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Article of the Day

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Last Build Date: Thu, 27 Oct 2016 05:00:00 GMT

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Liver-Eating Johnson

Thu, 27 Oct 2016 05:00:00 GMT

(image) John "Liver-Eating" Johnson was a so-called "mountain man" of the 19th-century American West. After fighting in the Mexican-American War, the hunter and trapper traveled west to Wyoming, where he became a legend. According to some accounts, Johnson's Native American wife was killed by members of the Crow tribe in 1847. He spent the next 20 years exacting his revenge, earning his nickname by supposedly cutting out and eating the liver of each man he killed. Did he ever make peace with the Crow? Discuss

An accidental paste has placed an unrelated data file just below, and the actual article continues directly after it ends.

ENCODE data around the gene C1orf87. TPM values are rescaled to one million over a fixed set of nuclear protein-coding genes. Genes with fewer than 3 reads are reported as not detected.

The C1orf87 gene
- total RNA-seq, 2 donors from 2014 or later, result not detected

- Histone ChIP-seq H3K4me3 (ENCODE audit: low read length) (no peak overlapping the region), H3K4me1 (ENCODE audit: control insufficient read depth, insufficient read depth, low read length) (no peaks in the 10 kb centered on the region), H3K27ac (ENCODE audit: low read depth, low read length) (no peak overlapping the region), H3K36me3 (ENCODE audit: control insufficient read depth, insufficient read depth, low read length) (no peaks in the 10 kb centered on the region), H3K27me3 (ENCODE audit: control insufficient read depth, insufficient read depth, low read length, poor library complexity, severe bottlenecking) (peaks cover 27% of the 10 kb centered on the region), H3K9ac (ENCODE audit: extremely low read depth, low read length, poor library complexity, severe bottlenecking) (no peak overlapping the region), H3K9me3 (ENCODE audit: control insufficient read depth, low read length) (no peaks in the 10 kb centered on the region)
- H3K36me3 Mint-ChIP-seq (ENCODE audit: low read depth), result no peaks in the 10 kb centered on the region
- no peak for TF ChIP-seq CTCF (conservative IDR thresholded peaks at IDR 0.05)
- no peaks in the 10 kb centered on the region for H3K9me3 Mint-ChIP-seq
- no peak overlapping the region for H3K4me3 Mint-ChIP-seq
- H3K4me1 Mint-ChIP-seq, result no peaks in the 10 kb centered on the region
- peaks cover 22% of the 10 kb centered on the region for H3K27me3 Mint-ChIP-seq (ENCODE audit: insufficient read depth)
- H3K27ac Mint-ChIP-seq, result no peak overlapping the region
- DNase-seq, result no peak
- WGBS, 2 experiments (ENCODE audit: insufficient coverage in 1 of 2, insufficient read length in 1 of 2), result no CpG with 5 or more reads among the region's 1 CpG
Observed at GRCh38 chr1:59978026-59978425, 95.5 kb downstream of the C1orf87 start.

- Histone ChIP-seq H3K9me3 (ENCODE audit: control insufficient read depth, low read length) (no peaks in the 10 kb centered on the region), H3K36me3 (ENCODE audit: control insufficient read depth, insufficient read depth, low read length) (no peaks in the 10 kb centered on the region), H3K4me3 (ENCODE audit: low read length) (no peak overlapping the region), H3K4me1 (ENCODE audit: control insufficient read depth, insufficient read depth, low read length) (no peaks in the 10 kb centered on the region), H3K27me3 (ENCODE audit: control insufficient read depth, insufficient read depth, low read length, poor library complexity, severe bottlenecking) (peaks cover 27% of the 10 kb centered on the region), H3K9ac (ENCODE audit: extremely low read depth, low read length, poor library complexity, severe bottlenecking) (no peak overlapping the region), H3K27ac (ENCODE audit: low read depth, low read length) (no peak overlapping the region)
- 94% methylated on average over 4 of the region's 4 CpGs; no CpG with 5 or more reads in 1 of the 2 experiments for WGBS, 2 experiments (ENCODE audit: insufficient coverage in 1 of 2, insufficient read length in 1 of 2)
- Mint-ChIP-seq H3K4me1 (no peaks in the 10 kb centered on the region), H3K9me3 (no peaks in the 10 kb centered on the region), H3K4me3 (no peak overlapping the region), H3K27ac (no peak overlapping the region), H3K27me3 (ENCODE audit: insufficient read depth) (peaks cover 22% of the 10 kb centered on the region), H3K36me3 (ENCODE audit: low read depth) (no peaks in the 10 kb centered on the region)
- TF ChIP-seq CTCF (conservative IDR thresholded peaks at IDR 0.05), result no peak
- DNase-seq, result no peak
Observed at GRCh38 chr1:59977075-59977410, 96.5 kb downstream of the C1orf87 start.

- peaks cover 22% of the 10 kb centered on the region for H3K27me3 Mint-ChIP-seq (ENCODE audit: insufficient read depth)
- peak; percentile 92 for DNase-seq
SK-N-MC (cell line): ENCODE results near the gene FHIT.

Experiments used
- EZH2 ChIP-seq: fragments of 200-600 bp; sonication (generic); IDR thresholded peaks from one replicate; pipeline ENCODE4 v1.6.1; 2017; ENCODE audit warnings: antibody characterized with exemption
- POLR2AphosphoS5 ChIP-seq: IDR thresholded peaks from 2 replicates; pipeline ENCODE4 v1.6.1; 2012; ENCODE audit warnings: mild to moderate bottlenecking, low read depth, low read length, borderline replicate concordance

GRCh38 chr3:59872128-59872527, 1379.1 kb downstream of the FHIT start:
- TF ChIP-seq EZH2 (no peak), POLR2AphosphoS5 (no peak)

Trout Tickling

Wed, 26 Oct 2016 05:00:00 GMT

(image) Trout tickling is the practice of rubbing the underbelly of a trout in order to put it in a trance-like state that makes it easier to catch by hand. Commonly used in times of economic stress, especially during the 1930s depression era, the technique has been featured in works of literature throughout history—including writings by 3rd century Greek writer Aelian, Shakespeare, and Mark Twain, who described catching catfish in a similar way. In what country is the practice essentially outlawed?


Tue, 25 Oct 2016 05:00:00 GMT

(image) Muscadine, a grapevine species native to the southeastern US, has been used in the production of port and fine wines since the 16th century. Recent reports regarding the relatively high antioxidant content of muscadine wines have boosted their popularity. In fact, these wines were found to contain more than five times the amount of the life-prolonging compound resveratrol than ordinary red wines. Why do muscadine plants produce these antioxidants?